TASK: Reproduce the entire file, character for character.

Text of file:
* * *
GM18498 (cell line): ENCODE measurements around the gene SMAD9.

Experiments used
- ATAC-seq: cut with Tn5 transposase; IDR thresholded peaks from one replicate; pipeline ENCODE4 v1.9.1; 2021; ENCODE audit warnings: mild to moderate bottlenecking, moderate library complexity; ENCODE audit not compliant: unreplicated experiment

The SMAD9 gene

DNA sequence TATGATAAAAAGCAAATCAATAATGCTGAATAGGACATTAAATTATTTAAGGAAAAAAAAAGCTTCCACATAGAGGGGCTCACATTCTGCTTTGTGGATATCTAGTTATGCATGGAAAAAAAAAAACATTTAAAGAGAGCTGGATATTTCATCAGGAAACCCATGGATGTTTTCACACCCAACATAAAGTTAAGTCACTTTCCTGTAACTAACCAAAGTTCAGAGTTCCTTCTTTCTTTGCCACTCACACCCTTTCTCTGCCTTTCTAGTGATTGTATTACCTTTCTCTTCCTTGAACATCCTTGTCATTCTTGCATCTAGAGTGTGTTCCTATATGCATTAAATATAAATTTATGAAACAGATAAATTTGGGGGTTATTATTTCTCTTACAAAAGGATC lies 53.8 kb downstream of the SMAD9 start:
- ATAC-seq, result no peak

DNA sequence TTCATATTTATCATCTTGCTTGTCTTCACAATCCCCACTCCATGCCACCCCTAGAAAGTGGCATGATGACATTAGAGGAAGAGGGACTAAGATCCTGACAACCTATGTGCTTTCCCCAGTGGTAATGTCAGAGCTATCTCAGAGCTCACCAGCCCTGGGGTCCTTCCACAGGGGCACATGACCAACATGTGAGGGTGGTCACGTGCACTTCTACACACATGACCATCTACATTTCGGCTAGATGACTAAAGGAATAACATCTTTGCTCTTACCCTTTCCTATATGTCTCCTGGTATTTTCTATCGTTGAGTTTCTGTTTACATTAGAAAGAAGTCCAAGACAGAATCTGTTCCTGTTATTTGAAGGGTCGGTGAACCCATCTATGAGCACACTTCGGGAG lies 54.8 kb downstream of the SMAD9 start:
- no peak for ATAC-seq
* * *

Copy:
GM18498 (cell line): ENCODE measurements around the gene SMAD9.

Experiments used
- ATAC-seq: cut with Tn5 transposase; IDR thresholded peaks from one replicate; pipeline ENCODE4 v1.9.1; 2021; ENCODE audit warnings: mild to moderate bottlenecking, moderate library complexity; ENCODE audit not compliant: unreplicated experiment

The SMAD9 gene

DNA sequence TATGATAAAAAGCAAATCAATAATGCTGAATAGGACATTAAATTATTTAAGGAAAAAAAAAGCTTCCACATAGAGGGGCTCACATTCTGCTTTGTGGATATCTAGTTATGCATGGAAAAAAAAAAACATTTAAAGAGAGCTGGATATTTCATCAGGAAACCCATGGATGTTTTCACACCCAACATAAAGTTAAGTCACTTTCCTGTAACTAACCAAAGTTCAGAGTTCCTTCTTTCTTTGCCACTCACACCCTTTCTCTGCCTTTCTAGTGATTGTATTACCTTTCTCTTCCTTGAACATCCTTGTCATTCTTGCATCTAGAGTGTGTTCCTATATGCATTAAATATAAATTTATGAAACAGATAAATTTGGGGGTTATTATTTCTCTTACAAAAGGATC lies 53.8 kb downstream of the SMAD9 start:
- ATAC-seq, result no peak

DNA sequence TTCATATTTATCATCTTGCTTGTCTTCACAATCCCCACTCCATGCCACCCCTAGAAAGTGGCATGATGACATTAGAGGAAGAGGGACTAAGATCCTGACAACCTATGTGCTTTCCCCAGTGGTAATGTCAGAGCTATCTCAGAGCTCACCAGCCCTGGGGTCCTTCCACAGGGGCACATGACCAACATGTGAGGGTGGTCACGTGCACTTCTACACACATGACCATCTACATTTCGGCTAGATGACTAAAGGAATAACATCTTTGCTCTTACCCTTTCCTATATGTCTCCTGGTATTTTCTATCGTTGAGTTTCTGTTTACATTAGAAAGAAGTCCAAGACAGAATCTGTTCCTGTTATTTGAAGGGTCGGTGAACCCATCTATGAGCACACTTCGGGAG lies 54.8 kb downstream of the SMAD9 start:
- no peak for ATAC-seq